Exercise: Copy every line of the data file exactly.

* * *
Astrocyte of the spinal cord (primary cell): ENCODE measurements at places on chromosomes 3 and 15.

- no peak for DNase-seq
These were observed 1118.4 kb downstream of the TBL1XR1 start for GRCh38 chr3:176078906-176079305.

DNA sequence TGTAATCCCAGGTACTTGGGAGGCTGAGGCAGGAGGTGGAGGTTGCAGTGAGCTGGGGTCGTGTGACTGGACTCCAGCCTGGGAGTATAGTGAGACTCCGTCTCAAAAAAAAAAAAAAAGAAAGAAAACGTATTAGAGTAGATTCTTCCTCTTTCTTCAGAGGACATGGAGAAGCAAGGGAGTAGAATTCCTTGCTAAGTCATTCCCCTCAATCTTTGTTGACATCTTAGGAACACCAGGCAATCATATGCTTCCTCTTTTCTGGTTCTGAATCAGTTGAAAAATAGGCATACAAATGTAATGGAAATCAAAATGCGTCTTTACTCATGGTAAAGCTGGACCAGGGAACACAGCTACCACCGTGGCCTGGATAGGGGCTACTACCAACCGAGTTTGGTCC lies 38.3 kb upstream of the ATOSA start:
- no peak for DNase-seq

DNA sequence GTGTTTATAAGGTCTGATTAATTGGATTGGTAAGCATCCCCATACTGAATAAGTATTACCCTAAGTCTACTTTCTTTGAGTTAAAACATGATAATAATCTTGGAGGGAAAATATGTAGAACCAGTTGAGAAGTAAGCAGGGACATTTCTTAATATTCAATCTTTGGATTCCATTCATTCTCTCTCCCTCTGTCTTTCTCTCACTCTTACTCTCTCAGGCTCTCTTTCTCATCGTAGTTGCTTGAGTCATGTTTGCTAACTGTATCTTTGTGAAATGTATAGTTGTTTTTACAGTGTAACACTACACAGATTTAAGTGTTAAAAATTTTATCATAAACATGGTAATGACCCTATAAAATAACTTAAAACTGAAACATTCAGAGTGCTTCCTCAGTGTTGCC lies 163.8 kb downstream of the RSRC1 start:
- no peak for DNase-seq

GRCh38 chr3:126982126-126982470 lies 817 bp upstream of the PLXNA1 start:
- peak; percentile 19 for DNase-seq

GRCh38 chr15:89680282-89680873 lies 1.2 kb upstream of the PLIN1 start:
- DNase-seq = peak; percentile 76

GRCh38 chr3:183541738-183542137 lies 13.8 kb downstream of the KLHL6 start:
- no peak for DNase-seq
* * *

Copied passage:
Astrocyte of the spinal cord (primary cell): ENCODE measurements at places on chromosomes 3 and 15.

- no peak for DNase-seq
These were observed 1118.4 kb downstream of the TBL1XR1 start for GRCh38 chr3:176078906-176079305.

DNA sequence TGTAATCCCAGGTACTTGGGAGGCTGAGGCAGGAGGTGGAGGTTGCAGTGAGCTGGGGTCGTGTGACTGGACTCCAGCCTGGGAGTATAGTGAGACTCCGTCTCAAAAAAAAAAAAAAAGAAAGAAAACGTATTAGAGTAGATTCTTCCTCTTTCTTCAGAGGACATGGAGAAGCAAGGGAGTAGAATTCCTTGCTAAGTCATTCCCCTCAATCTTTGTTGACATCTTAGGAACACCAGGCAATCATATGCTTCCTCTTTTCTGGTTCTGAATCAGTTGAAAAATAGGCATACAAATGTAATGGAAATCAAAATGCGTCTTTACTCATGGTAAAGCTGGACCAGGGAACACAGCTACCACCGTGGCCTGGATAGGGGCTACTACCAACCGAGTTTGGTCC lies 38.3 kb upstream of the ATOSA start:
- no peak for DNase-seq

DNA sequence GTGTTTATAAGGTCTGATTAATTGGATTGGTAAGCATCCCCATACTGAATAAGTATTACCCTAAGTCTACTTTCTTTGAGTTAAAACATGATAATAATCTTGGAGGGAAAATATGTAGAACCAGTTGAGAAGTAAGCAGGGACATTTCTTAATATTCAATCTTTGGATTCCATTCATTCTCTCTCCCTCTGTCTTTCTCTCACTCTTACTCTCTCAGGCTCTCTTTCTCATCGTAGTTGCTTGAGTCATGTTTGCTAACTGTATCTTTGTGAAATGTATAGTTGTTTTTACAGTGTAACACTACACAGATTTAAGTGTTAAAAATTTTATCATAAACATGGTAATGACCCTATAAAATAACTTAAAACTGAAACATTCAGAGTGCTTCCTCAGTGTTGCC lies 163.8 kb downstream of the RSRC1 start:
- no peak for DNase-seq

GRCh38 chr3:126982126-126982470 lies 817 bp upstream of the PLXNA1 start:
- peak; percentile 19 for DNase-seq

GRCh38 chr15:89680282-89680873 lies 1.2 kb upstream of the PLIN1 start:
- DNase-seq = peak; percentile 76

GRCh38 chr3:183541738-183542137 lies 13.8 kb downstream of the KLHL6 start:
- no peak for DNase-seq